Synthetic biology provides means to rewrite genetic pathways and design novel tasks that can be accomplished by genetically engineered organisms. We are interested in designing and implementing orthogonal hormone crosstalk mechanisms to that already present in model plant Arabidopsis Thaliana. We identified various plant hormone sensors that are present in archaic organisms such as bacteria. With synthetic biology approach we turn such sensors into genetic regulators i.e. activators and repressors and wire them together in positive and negative feedback loops. This fully synthetic “hormone cross talker” pathways could steer the regulation of downstream target involved in patterning of plant architecture.  Currently we test prototypes of such circuits in yeast with the ultimate aim to port them back into plants in order to engineer plant architecture with superb precision.

 

 

Dynamics of cell polarity
 

Cell polarity is one of key innovations in cellular organization and cell-to-cell communication that allowed multicellular organisms to conquer the earth. In flowering plants, elements of male gametophyte known as pollen tubes show dynamic polarized growth that oscillates with high frequencies. A putative mechanism for such oscillations has been proposed that involves plant Rop GTPases, actin and calcium signaling. Nevertheless, core component of oscillations and its dynamics remains elusive. Our lab is interested in finding a minimal mechanism that could account for such fast posttranscriptional oscillations leading to transiently polarized growth and whether such mechanisms could be tuned by environmental cues.  To achieve this goal we attempt to design and construct a minimal synthetic polarity oscillator in yeast using known regulators of polarized growth in plants and study its dynamics through time lapse live cell imaging.

 

 

 

 

Funding:

  • Programa de Atracción de Talento. Ayudas destinadas a la atracción de talento investigador a la Comunidad de Madrid en centros de I+D 2018-2022

Representative Publications

Wabnik, K; Kleine-Vehn, J; Govaerts, W; Friml, J. 2011. "Prototype cell-to-cell auxin transport mechanism by intracellular auxin compartmentalization". Trends in Plant Science. DOI: 10.1016/j.tplants.2011.05.002".

Kleine-Vehn, J; Wabnik, K; Martinière, A; Łangowski, Ł; Willig, K; Naramoto, S; Leitner, J; Tanaka, H; Jakobs, S; Robert, S; Luschnig, C; Govaerts, W; W Hell, S; Runions, J; Friml, J. 2011. "Recycling, clustering, and endocytosis jointly maintain PIN auxin carrier polarity at the plasma membrane". Molecular Systems Biology. DOI: 10.1038/msb.2011.72".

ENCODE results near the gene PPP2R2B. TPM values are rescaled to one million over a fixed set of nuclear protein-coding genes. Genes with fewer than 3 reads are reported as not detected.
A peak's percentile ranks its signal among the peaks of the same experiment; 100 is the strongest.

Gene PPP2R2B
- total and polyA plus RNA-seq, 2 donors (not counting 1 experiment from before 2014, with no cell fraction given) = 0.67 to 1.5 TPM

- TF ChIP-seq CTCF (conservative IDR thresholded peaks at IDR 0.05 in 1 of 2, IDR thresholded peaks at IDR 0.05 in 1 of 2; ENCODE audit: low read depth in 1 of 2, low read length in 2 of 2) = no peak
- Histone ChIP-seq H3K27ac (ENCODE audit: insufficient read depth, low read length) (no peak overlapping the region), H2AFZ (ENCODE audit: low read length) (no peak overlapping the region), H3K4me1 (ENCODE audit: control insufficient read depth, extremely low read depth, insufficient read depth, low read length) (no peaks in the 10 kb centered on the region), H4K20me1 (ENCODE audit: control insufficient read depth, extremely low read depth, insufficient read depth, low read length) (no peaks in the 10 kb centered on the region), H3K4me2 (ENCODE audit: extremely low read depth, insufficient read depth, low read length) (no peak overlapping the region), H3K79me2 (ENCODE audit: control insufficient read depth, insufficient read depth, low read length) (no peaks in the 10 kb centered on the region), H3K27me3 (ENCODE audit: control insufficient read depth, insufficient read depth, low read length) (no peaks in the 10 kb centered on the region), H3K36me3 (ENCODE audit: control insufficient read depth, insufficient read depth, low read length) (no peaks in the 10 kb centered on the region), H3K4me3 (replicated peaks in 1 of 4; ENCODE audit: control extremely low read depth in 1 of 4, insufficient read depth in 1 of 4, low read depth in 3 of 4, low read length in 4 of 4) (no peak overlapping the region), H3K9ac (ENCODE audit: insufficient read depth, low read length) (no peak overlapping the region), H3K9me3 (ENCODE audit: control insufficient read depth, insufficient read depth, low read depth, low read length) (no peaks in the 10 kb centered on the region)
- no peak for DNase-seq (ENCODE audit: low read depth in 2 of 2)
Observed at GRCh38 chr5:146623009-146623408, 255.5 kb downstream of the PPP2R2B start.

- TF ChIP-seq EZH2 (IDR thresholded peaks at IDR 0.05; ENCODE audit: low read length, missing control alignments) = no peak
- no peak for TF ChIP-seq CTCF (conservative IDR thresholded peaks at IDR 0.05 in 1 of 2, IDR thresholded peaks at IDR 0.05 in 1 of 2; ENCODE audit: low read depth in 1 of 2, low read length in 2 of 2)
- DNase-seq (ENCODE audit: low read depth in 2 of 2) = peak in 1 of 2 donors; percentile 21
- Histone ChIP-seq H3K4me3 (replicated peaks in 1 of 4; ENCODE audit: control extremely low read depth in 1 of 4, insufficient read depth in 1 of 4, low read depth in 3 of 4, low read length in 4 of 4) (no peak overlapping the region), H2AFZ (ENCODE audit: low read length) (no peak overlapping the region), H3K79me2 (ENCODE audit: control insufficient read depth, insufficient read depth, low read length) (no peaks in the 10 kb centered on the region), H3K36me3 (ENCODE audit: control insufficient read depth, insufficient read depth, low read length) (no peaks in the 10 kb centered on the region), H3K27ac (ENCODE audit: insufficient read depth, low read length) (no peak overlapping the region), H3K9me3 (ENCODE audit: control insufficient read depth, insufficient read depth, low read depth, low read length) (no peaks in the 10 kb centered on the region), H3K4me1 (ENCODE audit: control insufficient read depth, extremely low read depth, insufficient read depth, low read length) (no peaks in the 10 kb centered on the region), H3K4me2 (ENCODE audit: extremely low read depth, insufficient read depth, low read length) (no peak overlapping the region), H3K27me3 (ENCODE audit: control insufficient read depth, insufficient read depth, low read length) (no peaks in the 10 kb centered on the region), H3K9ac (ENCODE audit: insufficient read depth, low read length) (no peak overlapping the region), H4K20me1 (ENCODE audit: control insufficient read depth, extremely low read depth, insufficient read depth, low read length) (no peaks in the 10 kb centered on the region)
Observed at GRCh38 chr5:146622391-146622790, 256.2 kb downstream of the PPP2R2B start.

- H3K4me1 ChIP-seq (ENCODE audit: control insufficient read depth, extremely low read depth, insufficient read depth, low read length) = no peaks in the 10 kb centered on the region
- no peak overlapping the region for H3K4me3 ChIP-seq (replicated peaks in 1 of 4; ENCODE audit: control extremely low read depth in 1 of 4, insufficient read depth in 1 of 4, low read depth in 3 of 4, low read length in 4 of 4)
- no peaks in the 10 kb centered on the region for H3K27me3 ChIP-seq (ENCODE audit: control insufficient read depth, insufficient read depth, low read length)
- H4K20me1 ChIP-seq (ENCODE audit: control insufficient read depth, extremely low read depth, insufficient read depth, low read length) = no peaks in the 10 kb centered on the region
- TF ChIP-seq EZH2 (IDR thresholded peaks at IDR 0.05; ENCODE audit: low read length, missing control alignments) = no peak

Wabnik, K; Kleine-Vehn, J; Balla, J; Sauer, M; Naramoto, S; Reinöhl, V; Merks, RMH; Govaerts, W; Friml, J. 2010. "Emergence of tissue polarization from synergy of intracellular and extracellular auxin signaling". Molecular Systems Biology. DOI: 10.1038/msb.2010.103".

Žádníková, P; Wabnik, K; Abuzeineh, A; Gallemi, M; Van Der Straeten, D; Smith, RS; Inzé, D; Friml, J; Prusinkiewicz, P; Benková, E. 2016. "A model of differential growth-guided apical hook formation in plants". Plant Cell. DOI: 10.1105/tpc.15.00569".

Šimášková, M; O'Brien, JA; Khan, M; Van Noorden, G; Ötvös, K; Vieten, A; De Clercq, I; Van Haperen, JMA; Cuesta, C; Hoyerová, K; Vanneste, S; Marhavý, P; Wabnik, K; Van Breusegem, F; Nowack, M; Murphy, A; Friml, JÍ; Weijers, D; Beeckman, T; Benková, E. 2015. "Cytokinin response factors regulate PIN-FORMED auxin transporters". Nature Communications. DOI: 10.1038/ncomms9717".

Tian, H; Wabnik, K; Niu, T; Li, H; Yu, Q; Pollmann, S; Vanneste, S; Govaerts, W; Rolčík, J; Geisler, M; Friml, J; Ding, Z. 2014. "WOX5-IAA17 feedback circuit-mediated cellular auxin response is crucial for the patterning of root stem cell niches in arabidopsis". Molecular Plant. DOI: 10.1093/mp/sst118".

Wabnik, K; Robert, HS; Smith, RS; Friml, J. 2013. "Modeling framework for the establishment of the apical-basal embryonic axis in plants". Current Biology. DOI: 10.1016/j.cub.2013.10.038".

 

Centro de Biotecnología y Genómica de Plantas UPM – INIA Parque Científico y Tecnológico de la U.P.M. Campus de Montegancedo
Autopista M-40, Km 38 - 28223 Pozuelo de Alarcón (Madrid) Tel.: +34 91 4524900 ext. 1806 / +34 91 3364539 Fax: +34 91 7157721. Localización y Contacto